30 1 / 2013
Harvard Neurosurgery Resident, Dr. Brian Walcott, Summarizes Landmark Trial from NEJM
Brian Walcott is a senior resident in neurological surgery at the Massachusetts General Hospital/Harvard Medical School, where he specializes in the care of patients suffering from diseases of the brain, cerebral blood vessels, skull base, and spine. His research interest is in vascular biology and he has developed various zebrafish models to study vascular malformations and the vascularity of cancer. He is the author of more than 75 papers in international peer reviewed journals. He is passionate about medical education and was recently awarded the resident teacher of the year award from the Harvard Medical School class of 2012. Brian is a Docphin Ambassador.
Title: Decompressive Craniectomy in Diffuse Traumatic Brain Injury
Authors: D. James Cooper, M.D., Jeffrey V. Rosenfeld, M.D., Lynnette Murray, B.App.Sci., Yaseen M. Arabi, M.D., Andrew R. Davies, M.B., B.S., Paul D’Urso, Ph.D., Thomas Kossmann, M.D., Jennie Ponsford, Ph.D., Ian Seppelt, M.B., B.S., Peter Reilly, M.D., and Rory Wolfe, Ph.D. for the DECRA Trial Investigators and the Australian and New Zealand Intensive Care Society Clinical Trials Group
Journal: New England Journal of Medicine
Date: April 2011
Traumatic brain injury is a major cause of morbidity and mortality, particularly in the young population. The current standard of care, outlined in the Brain Trauma Foundation guidelines, is centralized around the management of intracranial pressure (ICP) as a way to prevent “secondary neurological injury.” In most cases of severe injury, ICP is monitored with an invasive device and escalating tiers of treatment are instituted to maintain normal ICP. Initial measures control ICP include “first-tier” therapies such as sedation, maintenance of normal carbon dioxide level, optimization of blood pressure, use of bolus osmotherapy, and drainage of cerebrospinal fluid in a standardized, escalated manner. When these therapies fail in terms of ICP control, patients are considered for decompressive craniectomy or further escalation of medical care, such as barbiturate coma or hypothermia. The DECRA trial published in the NEJM is the first randomized study of decompressive craniectomy in patients with diffuse traumatic brain injury.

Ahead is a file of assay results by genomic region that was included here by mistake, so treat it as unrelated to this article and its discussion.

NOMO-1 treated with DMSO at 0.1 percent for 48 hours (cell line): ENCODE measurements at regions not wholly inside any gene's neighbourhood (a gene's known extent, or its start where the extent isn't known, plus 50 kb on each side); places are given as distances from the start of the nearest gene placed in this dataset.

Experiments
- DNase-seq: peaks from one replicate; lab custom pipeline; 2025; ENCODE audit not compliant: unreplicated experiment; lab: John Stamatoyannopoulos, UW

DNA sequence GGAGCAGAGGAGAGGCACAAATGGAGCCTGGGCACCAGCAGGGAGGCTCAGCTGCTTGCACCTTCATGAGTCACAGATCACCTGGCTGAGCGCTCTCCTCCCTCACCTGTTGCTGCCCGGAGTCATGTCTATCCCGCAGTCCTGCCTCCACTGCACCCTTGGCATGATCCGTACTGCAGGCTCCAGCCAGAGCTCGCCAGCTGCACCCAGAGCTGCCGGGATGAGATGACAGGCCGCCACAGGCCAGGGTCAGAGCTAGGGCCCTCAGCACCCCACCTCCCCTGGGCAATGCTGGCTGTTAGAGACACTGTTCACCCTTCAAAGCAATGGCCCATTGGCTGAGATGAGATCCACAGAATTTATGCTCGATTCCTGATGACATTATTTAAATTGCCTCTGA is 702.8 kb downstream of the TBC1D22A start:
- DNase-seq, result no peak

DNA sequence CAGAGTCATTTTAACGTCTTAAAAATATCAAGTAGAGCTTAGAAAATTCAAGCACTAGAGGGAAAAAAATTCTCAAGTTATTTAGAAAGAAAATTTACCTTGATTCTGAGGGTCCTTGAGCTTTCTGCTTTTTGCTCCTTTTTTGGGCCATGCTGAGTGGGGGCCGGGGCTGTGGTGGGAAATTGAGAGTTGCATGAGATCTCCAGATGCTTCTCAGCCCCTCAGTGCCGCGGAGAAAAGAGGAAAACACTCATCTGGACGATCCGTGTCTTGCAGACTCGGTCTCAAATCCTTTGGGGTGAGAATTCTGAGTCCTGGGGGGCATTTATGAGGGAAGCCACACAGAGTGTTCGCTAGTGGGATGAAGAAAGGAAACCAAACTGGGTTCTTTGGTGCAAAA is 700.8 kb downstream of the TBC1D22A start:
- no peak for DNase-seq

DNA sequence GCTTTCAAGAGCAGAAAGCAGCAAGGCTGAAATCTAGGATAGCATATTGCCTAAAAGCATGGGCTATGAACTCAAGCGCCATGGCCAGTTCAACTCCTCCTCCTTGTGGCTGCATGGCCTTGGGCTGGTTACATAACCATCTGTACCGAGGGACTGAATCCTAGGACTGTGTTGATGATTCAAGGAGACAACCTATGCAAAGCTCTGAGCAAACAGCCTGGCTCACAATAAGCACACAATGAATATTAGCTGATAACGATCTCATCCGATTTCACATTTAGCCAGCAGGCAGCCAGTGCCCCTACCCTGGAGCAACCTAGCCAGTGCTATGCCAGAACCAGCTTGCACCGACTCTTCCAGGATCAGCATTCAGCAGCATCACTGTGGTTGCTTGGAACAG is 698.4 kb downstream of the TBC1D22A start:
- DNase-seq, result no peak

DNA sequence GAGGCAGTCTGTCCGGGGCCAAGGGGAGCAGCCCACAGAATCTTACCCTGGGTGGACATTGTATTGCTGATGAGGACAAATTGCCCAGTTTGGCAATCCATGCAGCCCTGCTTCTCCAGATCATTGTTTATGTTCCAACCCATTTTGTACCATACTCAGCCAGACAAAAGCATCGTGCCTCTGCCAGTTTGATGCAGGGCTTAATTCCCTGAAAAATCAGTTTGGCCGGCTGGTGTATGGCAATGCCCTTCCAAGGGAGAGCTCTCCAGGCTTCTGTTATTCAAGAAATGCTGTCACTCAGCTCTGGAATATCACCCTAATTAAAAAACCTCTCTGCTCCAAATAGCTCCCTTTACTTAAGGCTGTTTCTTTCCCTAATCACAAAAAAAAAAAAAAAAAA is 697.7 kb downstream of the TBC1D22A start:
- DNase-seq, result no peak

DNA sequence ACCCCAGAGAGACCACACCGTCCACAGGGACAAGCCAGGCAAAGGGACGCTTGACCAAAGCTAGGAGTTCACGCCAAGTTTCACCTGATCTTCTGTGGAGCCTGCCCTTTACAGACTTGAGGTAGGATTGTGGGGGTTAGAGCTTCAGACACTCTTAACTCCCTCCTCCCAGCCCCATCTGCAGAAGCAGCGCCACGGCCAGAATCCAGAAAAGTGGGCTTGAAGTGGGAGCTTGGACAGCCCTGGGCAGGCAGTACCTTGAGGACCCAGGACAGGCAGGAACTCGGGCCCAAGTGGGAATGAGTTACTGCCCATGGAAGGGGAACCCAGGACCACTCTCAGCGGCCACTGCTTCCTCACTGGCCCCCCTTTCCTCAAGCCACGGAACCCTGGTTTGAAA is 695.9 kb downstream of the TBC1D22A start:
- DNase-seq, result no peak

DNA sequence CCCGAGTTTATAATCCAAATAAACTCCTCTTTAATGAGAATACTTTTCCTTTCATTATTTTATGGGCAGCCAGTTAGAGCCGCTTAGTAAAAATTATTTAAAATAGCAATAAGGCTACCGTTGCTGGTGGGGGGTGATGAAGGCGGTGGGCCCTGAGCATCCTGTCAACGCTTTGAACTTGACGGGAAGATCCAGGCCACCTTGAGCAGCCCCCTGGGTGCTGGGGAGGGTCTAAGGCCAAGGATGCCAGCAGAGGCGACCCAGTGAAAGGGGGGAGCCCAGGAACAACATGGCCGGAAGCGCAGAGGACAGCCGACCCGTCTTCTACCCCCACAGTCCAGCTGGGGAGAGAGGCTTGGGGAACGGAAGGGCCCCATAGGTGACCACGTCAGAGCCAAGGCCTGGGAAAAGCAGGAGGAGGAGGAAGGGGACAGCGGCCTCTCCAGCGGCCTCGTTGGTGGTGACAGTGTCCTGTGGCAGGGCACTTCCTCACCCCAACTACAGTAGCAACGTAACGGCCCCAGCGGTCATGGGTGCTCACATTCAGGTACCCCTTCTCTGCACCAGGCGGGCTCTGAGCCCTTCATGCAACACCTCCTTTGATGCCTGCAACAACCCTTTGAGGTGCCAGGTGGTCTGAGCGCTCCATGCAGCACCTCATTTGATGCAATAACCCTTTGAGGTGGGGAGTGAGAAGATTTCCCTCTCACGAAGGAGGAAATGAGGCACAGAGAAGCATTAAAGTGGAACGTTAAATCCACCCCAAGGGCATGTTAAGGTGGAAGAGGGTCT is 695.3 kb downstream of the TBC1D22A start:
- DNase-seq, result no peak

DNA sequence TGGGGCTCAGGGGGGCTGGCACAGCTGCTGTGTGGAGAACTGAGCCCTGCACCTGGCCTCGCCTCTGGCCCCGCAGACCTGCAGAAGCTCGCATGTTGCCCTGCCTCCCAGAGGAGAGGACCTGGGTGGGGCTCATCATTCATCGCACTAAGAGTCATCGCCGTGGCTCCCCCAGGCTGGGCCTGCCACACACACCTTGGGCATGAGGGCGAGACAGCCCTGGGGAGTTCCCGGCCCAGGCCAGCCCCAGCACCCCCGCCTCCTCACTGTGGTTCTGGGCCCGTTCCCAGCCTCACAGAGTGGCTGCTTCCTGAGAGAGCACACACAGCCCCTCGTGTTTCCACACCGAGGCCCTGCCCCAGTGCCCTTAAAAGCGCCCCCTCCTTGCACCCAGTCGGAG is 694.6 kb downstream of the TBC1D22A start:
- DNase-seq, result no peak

Over an eight year period, 155 adults admitted to multiple institutions with severe diffuse traumatic brain injury refractory to initial medical therapies were randomized to either bifrontal craniectomy or continued medical management. The main outcome measure was the Extended Glasgow Outcome Scale score at six month follow up.
Major findings of the study included:
· Patients undergoing craniectomy had lower intracranial pressure and spent less time in the intensive care unit
· Patients undergoing craniectomy had worse scores on the Extended Glasgow Outcome Scale and greater risk of unfavorable outcome
· Mortality rates in both groups were similar at six months
The DECRA trial concluded that despite lower ICP measurements, outcomes were worse in the group randomized to decompressive craniectomy. This is a surprising finding, since management of ICP is historically viewed as the most effective means of treating traumatic brain injury. There have been several criticisms of the study design, ranging from surgical technique to inclusion criteria. Regardless of the validity of the study and its acceptance in the medical community, the controversial aspects raised in the discussion are useful when considering the design of future studies.
Ultimately, it is possible that traumatic brain injury has profound effects on brain systems that are remote from the site of perceived injury and were not able to be accounted for in the study design. These effects may contribute to long-term neurological outcome. Advanced neuroimaging, such as magnetic resonance tractography analysis, may be able to help more accurately compare patient injuries, thereby reducing these potential confounding factors. Furthermore, there is not currently an adequate means to evaluate outcomes from regional versus global intracranial pressure crisis, although there is a suggestion in the DECRA results that worse outcomes were associated with temporal lobe brain herniation, (with twice as many patients in the craniectomy group having fixed and dilated pupils).
Whether one supports the use of craniectomy or not in severe traumatic brain injury, craniectomy itself doesn’t prevent cerebral edema formation and has even been reported to precipitate progressive secondary hemorrhage. Pharmacological trials underscore the importance of recent advances in understanding the role of the molecular targets in traumatic injury. One active study is a randomized trial of glyburide in patients with moderate-to-severe TBI to prevent cerebral edema and hemorrhage (ClinicalTrials.gov Identifier: NCT01454154). Animal studies suggest that the vast majority of secondary injury can be prevented with pharmacological therapy directed at specific molecular targets. Hopefully, the day will come soon when medication can control brain swelling and skull removal operations are not necessary.
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